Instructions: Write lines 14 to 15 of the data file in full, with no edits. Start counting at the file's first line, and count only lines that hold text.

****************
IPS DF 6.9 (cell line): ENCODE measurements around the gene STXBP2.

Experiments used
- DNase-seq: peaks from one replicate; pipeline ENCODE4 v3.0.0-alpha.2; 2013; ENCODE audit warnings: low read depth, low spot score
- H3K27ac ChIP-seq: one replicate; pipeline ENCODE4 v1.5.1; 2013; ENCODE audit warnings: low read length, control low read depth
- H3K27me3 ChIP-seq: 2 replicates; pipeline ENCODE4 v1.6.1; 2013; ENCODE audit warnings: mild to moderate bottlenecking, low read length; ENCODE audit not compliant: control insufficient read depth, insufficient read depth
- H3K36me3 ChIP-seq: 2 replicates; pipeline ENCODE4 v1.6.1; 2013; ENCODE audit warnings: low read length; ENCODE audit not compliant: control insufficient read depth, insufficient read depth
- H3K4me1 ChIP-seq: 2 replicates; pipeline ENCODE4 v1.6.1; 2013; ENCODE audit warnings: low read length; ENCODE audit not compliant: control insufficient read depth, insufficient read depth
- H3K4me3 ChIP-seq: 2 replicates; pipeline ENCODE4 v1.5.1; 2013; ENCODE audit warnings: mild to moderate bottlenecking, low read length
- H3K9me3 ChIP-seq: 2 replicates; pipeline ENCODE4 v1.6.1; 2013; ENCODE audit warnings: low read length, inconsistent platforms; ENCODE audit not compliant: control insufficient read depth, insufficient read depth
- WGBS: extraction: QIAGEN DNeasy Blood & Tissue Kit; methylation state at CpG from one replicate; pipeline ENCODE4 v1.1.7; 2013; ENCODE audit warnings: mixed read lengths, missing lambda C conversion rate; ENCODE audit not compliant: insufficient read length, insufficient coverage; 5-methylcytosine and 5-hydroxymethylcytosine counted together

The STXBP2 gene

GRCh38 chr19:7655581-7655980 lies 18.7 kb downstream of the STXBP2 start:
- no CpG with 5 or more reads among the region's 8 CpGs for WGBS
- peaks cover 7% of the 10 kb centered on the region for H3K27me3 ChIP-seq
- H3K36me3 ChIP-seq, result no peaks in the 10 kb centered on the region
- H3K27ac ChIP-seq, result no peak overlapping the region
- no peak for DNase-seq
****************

- peaks cover 7% of the 10 kb centered on the region for H3K27me3 ChIP-seq
- H3K36me3 ChIP-seq, result no peaks in the 10 kb centered on the region